Activist countries

UN urges rich countries to seek compensation to tackle climate change losses

From drought to floods and rising sea levels, the cost of damage caused by climate change will only increase as the world heats up, prompting concern from senior officials and activists as to how to pay it.

“Loss and damage from the climate crisis is not a future event. It is happening now, all around us,” said UN Secretary-General Antonio Guterres during a visit to Pakistan, which recently suffered devastating floods that displaced hundreds of thousands of people and left more than a thousand dead.

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Floods in Pakistan

“Developed countries must step in and provide Pakistan and other frontline countries with the financial and technical resources they need to survive extreme weather events like these deadly floods,” he said.

“I urge governments to address this issue at COP 27 with the seriousness it deserves,” Guterres added, referring to the UN climate summit in November to be held in the Egyptian resort of Sharm el Sheikh.

Pakistan, along with dozens of other developing countries around the world, are struggling to adapt to the effects of climate change, with many calling on wealthier, high-emitting countries to help pay for it. the bill.

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About reports and data

Guterres’ comments come a day after the UN’s World Meteorological Organization warned that Africa’s islands and coastal states – and the 116 million people who call them home – will be at high risk from rising weather. seas and will spend around $50 billion in damage by 2050.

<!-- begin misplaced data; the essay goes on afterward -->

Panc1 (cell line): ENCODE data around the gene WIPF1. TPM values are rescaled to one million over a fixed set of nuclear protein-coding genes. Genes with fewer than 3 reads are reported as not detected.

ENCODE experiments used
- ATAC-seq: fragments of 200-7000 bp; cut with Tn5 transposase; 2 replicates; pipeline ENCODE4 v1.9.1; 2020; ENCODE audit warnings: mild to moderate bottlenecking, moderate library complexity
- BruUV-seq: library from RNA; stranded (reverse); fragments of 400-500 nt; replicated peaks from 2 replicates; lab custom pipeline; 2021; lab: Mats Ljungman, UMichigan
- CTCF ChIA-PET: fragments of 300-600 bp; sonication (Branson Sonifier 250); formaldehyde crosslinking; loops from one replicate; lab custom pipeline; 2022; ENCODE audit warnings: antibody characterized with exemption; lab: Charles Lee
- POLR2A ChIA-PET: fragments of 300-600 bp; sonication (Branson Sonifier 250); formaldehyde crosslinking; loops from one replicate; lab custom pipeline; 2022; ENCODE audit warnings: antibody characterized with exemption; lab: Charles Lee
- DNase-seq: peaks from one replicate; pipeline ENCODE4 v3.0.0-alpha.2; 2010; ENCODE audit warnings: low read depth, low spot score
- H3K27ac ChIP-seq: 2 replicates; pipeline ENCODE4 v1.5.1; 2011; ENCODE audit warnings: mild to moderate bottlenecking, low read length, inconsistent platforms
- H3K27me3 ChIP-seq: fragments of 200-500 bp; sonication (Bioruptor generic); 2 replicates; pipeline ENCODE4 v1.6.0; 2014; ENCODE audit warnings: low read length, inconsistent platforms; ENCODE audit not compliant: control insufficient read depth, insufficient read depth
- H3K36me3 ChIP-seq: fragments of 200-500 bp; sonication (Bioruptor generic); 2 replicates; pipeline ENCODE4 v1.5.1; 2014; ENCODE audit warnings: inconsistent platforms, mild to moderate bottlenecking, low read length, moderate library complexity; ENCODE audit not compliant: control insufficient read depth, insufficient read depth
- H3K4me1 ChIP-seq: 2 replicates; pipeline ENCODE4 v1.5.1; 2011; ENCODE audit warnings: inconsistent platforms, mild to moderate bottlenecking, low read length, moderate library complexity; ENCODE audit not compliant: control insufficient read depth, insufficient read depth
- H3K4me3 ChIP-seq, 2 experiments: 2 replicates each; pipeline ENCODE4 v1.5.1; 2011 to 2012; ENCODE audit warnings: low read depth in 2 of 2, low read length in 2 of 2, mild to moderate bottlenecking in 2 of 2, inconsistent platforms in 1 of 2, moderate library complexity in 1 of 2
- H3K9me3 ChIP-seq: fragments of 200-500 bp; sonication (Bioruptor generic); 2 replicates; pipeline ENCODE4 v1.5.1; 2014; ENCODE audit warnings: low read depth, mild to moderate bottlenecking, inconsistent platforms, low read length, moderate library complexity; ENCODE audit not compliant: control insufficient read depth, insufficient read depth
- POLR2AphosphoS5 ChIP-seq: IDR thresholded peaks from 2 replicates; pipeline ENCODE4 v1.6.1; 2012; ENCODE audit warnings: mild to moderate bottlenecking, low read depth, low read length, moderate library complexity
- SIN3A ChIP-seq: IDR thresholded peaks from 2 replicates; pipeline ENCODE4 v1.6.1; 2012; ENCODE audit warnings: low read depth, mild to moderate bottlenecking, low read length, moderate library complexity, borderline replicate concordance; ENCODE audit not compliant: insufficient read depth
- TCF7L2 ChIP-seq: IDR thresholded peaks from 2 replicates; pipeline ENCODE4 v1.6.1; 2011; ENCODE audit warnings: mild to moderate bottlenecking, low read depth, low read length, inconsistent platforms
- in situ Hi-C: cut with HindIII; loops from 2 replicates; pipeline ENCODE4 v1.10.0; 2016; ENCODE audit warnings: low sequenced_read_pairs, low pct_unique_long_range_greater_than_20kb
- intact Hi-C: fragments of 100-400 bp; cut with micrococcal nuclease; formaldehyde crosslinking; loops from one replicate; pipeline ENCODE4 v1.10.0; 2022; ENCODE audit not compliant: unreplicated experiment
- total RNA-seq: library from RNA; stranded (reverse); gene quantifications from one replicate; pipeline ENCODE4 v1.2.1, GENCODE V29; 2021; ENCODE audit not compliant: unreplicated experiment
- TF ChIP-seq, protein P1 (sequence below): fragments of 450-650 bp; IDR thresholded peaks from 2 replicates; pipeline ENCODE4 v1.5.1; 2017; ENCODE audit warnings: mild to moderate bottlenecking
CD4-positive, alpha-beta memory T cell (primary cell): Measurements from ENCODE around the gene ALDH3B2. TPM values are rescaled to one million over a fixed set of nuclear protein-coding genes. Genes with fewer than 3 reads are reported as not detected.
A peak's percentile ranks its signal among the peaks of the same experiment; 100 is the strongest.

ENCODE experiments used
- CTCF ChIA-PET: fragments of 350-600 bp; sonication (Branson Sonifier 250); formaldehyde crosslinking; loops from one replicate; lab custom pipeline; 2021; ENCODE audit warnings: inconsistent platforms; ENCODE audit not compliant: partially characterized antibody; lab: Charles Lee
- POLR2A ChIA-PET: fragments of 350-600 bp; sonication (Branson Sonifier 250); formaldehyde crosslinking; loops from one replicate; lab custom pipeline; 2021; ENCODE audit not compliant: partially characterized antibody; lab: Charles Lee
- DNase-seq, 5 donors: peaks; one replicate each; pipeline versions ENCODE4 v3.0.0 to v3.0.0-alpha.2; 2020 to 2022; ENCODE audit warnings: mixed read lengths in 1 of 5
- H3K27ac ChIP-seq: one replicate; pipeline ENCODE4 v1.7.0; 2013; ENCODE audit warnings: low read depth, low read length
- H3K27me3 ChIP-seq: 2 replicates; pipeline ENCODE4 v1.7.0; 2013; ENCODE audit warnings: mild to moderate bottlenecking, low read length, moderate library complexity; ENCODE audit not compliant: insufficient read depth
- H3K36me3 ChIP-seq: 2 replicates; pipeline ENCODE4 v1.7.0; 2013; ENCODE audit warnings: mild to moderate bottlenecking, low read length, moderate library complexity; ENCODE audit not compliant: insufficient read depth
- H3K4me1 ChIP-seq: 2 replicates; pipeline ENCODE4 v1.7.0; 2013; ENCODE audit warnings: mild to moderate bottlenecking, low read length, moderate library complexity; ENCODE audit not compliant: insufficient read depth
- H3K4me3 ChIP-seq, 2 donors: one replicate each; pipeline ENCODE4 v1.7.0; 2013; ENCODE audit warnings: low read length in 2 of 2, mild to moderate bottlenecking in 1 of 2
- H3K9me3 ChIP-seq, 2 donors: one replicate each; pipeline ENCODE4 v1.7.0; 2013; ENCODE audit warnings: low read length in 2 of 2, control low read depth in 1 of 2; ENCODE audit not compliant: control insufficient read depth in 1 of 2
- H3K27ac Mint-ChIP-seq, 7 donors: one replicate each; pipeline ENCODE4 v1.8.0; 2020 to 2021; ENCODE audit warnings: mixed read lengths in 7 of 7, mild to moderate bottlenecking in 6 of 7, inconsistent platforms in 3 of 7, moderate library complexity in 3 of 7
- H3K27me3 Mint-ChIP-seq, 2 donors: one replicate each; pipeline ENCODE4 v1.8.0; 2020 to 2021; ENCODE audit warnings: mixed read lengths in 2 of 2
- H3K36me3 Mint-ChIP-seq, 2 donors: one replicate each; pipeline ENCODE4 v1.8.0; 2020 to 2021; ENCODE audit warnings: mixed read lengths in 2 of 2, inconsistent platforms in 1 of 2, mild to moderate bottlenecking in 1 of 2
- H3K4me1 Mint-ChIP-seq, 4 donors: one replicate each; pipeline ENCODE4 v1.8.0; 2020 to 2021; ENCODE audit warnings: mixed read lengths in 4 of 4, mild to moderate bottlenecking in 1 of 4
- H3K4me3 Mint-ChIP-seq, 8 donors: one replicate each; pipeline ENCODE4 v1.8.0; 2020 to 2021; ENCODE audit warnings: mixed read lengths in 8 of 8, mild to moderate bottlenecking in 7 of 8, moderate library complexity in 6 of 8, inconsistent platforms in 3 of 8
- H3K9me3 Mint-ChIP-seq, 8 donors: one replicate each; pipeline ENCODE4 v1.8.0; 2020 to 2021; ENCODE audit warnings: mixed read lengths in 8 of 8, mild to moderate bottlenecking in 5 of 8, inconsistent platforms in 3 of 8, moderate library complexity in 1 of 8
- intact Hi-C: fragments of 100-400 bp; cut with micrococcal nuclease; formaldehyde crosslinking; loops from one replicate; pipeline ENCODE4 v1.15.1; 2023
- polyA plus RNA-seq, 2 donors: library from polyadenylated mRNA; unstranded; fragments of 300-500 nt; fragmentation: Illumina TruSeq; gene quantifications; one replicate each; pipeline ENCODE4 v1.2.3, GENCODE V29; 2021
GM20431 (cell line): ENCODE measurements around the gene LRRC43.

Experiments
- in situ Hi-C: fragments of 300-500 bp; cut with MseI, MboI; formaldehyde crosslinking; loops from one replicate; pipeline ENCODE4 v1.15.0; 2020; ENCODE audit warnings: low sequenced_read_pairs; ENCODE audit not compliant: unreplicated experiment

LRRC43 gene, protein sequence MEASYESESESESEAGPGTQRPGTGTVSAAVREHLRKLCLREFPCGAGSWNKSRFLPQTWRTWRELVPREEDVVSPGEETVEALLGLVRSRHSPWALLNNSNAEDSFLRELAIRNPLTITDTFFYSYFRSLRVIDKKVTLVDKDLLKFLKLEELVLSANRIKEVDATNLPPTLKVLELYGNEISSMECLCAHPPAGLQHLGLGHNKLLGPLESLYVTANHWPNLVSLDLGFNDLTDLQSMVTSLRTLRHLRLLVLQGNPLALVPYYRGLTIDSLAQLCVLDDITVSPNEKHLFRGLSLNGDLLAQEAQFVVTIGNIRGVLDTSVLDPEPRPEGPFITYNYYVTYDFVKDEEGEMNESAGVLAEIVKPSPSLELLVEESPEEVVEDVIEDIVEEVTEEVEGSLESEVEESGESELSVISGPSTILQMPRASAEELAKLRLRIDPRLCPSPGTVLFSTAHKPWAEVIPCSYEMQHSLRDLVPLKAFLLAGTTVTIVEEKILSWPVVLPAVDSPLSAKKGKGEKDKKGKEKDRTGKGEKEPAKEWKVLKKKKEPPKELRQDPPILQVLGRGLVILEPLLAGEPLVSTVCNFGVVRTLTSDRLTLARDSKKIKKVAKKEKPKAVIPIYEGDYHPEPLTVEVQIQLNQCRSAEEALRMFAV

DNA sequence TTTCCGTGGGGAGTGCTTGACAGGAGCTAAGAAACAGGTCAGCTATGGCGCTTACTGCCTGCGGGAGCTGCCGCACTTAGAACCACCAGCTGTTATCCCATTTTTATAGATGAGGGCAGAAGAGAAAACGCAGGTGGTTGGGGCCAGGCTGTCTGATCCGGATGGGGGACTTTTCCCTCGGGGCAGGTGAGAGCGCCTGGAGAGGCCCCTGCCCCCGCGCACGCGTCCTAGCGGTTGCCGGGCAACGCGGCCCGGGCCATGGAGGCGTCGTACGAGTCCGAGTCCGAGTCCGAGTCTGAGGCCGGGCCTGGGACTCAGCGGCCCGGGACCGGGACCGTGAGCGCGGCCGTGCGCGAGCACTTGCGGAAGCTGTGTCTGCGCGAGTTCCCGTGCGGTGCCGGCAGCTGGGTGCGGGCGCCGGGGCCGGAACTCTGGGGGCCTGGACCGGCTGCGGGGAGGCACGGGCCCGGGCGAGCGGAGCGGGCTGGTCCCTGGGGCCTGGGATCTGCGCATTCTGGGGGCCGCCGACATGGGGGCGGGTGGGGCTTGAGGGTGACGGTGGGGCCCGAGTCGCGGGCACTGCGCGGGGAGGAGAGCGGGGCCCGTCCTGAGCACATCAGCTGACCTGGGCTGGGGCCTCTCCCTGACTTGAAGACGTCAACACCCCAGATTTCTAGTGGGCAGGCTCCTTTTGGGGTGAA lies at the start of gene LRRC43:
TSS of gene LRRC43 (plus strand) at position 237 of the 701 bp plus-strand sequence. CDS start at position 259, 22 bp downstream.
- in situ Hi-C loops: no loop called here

He added that the drought of the last 50 years in the Horn and southern Africa, exacerbated by climate change, has claimed the lives of more than half a million people, with losses estimated at 70 billion dollars. More than 1,000 floods in the same period killed more than 20,000 people, he said.

The report’s findings have sparked renewed calls for compensation for the continent by many who believe that wealthy countries that emit far more global warming gases into the atmosphere should pay for climate disasters, known as the name of “loss and damage” in the climate negotiations.

“As a continent, we feel that the issue of loss and damage needs to be addressed,” said Harsen Nyambe, director of environment sustainability at the African Union. “It is a controversial issue and developed countries are afraid because it has serious financial implications.”

Loss and damage and compensation

Loss and damage negotiations were a sticking point at last year’s UN climate conference and are expected to feature prominently again this year at the climate summit in November.

Developing countries in Asia, Africa, the Caribbean, Latin America and the Pacific have come together in the Climate Vulnerable Forum to address loss and damage and demand compensation.

The bloc, currently chaired by Ghana, was formed in 2009 and brings together 48 of the most climate-sensitive developing countries that have a combined population of 1.2 billion but a collective share of global emissions of just 5%.

Speaking to The Associated Press, Kenyan climate activist Elizabeth Wathuti warned of “loss of lives and livelihoods, and damage to our lands and communities” due to climate change.

“Vulnerable countries lack the financial capacity to adapt to these intensifying climate impacts, making climate finance a matter of global justice,” she added.